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Volume 110, Nº 2, February 2018


DOI: http://www.dx.doi.org/10.5935/abc.20180019


Is There Any Relationship between TSH Levels and Prognosis in Acute Coronary Syndrome?

Alexandre de Matos Soeiro

Victor Arrais Araújo

Júlia Pitombo Vella

Aline Siqueira Bossa

Bruno Biselli

Tatiana de Carvalho Andreucci Torres Leal

Maria Carolina Feres de Almeida Soeiro

Carlos V. Serrano Jr.

Christian Mueller

Mucio Tavares de Oliveira Junior

Figure 1 – Classification of ACS according to TSH levels. NSTEMI: Non-ST-elevation myocardial infarction; STEMI: ST-elevation myocardial infarction; TSH: thyrotropin.


Background: Some small studies have related higher levels of thyrotropin (TSH) to potentially worse prognosis in acute coronary syndromes. However, this relationship remains uncertain.

Objective: To analyze the outcomes of patients with acute coronary syndromes in relation to the value of TSH at admission. Methods: Observational and retrospective study with 505 patients (446 in group I [TSH ≤ 4 mIU/L] and 59 in group II [TSH > 4 mIU/L]) with acute coronary syndromes between May 2010 and May 2014. We obtained data about comorbidities and the medications used at the hospital. The primary endpoint was in-hospital all-cause death. The secondary endpoint included combined events (death, non-fatal unstable angina or myocardial infarction, cardiogenic shock, bleeding and stroke). Comparisons between groups were made by one-way ANOVA and chi-square test. Multivariate analysis was determined by logistic regression. Analyses were considered significant when p < 0.05.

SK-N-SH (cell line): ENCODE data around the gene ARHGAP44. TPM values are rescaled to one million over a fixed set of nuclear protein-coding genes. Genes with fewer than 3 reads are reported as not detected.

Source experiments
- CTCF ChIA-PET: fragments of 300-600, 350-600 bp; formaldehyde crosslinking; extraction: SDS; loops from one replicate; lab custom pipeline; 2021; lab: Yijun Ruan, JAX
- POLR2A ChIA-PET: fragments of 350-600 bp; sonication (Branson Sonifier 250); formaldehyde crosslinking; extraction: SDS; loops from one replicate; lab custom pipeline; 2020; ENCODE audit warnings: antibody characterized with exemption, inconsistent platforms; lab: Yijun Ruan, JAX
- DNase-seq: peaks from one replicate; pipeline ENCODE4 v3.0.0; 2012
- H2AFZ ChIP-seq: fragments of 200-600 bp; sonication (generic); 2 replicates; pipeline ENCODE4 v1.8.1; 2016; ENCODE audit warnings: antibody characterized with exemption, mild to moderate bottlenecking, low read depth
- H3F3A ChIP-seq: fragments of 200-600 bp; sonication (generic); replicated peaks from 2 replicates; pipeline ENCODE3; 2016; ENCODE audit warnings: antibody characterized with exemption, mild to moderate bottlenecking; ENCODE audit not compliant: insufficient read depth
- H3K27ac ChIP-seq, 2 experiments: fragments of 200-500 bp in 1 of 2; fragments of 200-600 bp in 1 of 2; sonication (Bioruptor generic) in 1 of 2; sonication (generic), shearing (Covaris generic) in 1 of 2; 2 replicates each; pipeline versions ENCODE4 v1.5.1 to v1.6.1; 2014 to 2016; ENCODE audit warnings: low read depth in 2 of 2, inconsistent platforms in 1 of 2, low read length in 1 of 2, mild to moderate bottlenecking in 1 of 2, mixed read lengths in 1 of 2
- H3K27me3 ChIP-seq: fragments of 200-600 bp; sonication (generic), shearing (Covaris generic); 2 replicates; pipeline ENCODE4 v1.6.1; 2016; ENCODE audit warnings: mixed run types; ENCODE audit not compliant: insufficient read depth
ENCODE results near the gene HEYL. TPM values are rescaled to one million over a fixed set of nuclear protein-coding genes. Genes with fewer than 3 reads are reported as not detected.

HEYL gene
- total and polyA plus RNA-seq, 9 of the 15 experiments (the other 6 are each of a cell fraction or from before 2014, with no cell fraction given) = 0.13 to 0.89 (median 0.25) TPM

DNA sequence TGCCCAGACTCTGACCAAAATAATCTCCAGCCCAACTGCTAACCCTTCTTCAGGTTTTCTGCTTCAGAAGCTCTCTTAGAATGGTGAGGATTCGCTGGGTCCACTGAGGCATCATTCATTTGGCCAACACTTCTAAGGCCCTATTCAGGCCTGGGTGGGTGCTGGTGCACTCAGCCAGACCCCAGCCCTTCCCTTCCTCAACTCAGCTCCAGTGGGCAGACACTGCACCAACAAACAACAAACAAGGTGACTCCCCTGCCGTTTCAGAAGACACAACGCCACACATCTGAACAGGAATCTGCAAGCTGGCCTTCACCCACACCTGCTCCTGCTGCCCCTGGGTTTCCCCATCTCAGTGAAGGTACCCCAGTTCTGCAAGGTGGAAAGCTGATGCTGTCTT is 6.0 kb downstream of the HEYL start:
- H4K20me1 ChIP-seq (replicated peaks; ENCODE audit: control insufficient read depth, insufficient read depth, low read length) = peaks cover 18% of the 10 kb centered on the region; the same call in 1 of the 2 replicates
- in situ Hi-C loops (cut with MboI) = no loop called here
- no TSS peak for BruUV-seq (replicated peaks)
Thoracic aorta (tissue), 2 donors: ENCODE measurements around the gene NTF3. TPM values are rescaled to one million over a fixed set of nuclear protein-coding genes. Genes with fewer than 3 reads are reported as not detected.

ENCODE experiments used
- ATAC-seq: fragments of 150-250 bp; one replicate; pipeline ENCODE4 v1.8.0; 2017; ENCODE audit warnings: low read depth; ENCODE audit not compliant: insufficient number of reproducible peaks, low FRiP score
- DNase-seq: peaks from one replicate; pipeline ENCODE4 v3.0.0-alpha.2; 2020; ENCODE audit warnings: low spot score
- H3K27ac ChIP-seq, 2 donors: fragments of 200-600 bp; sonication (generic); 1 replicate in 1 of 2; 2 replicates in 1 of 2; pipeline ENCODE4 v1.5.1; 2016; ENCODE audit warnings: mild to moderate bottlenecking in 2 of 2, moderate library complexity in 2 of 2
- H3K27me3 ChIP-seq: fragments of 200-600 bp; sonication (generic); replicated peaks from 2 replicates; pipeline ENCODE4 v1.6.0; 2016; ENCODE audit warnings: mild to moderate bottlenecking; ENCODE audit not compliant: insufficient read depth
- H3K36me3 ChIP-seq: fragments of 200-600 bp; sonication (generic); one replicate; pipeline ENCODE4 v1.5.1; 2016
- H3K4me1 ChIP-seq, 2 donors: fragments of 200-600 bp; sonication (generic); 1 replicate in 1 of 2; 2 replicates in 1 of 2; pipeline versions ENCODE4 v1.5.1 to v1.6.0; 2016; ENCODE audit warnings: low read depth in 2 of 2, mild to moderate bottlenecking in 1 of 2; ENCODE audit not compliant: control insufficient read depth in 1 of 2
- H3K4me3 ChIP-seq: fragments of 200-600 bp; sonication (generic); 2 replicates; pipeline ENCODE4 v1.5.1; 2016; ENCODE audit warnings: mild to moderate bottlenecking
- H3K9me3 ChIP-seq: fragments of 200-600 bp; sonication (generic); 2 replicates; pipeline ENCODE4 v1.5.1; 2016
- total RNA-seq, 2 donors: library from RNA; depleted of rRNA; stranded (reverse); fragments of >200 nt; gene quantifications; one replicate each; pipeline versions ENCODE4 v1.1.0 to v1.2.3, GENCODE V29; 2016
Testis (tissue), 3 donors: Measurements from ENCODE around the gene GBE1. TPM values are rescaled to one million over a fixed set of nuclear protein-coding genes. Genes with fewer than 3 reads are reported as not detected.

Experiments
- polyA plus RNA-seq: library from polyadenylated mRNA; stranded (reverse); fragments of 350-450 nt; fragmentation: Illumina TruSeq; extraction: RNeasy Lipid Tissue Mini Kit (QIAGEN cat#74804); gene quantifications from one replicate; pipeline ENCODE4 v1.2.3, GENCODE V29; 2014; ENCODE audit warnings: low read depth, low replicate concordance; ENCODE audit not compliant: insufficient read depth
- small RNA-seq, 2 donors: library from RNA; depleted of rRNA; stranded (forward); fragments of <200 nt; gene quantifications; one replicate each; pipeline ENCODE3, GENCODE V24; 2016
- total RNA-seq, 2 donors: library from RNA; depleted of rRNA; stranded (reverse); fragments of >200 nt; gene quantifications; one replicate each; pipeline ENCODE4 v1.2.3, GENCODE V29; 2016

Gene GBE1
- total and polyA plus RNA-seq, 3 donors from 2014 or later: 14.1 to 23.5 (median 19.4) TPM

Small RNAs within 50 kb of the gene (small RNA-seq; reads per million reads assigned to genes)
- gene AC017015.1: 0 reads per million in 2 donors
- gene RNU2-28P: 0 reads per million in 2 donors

Results: Significant differences between groups I and II were observed regarding the use of enoxaparin (75.2% vs. 57.63%, p = 0.02) and statins (84.08% vs. 71.19%, p < 0.0001), previous stroke (5.83% vs. 15.25%, p = 0.007), combined events (14.80% vs. 27.12%, OR = 3.05, p = 0.004), cardiogenic shock (4.77% vs. 6.05%, OR = 4.77, p = 0.02) and bleeding (12.09% vs. 15.25%, OR = 3.36, p = 0.012).

Conclusions: In patients with acute coronary syndromes and TSH > 4 mIU/L at admission, worse prognosis was observed, with higher incidences of in-hospital combined events, cardiogenic shock and bleeding. (Arq Bras Cardiol. 2018; 110(2):113-118)

Keywords: Acute Coronary Syndrome; Thyrotropin/metabolism; Euthyroid Sick Syndromes; Hospital Mortality.